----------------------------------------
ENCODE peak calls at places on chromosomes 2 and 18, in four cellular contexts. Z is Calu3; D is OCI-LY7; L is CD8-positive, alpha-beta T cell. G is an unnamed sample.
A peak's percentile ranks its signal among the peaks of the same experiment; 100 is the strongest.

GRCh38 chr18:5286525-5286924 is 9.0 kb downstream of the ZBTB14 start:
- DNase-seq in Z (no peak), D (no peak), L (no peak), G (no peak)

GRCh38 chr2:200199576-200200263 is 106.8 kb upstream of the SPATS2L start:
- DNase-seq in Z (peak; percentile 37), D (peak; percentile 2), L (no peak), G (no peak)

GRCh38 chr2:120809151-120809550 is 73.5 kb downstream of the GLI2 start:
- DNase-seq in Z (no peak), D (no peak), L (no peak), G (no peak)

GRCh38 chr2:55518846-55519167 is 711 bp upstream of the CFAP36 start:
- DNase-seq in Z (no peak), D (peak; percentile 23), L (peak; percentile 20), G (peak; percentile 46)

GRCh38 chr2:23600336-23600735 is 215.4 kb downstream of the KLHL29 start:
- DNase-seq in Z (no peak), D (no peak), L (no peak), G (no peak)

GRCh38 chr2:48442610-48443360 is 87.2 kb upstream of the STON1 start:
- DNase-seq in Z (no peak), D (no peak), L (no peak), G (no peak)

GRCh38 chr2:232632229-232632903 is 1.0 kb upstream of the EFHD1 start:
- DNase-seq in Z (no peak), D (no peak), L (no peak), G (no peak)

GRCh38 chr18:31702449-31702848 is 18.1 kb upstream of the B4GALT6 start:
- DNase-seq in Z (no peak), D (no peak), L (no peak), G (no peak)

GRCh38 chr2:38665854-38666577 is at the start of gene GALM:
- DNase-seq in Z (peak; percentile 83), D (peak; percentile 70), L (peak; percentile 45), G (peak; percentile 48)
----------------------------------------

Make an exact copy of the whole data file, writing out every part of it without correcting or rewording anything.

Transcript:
ENCODE peak calls at places on chromosomes 2 and 18, in four cellular contexts. Z is Calu3; D is OCI-LY7; L is CD8-positive, alpha-beta T cell. G is an unnamed sample.
A peak's percentile ranks its signal among the peaks of the same experiment; 100 is the strongest.

GRCh38 chr18:5286525-5286924 is 9.0 kb downstream of the ZBTB14 start:
- DNase-seq in Z (no peak), D (no peak), L (no peak), G (no peak)

GRCh38 chr2:200199576-200200263 is 106.8 kb upstream of the SPATS2L start:
- DNase-seq in Z (peak; percentile 37), D (peak; percentile 2), L (no peak), G (no peak)

GRCh38 chr2:120809151-120809550 is 73.5 kb downstream of the GLI2 start:
- DNase-seq in Z (no peak), D (no peak), L (no peak), G (no peak)

GRCh38 chr2:55518846-55519167 is 711 bp upstream of the CFAP36 start:
- DNase-seq in Z (no peak), D (peak; percentile 23), L (peak; percentile 20), G (peak; percentile 46)

GRCh38 chr2:23600336-23600735 is 215.4 kb downstream of the KLHL29 start:
- DNase-seq in Z (no peak), D (no peak), L (no peak), G (no peak)

GRCh38 chr2:48442610-48443360 is 87.2 kb upstream of the STON1 start:
- DNase-seq in Z (no peak), D (no peak), L (no peak), G (no peak)

GRCh38 chr2:232632229-232632903 is 1.0 kb upstream of the EFHD1 start:
- DNase-seq in Z (no peak), D (no peak), L (no peak), G (no peak)

GRCh38 chr18:31702449-31702848 is 18.1 kb upstream of the B4GALT6 start:
- DNase-seq in Z (no peak), D (no peak), L (no peak), G (no peak)

GRCh38 chr2:38665854-38666577 is at the start of gene GALM:
- DNase-seq in Z (peak; percentile 83), D (peak; percentile 70), L (peak; percentile 45), G (peak; percentile 48)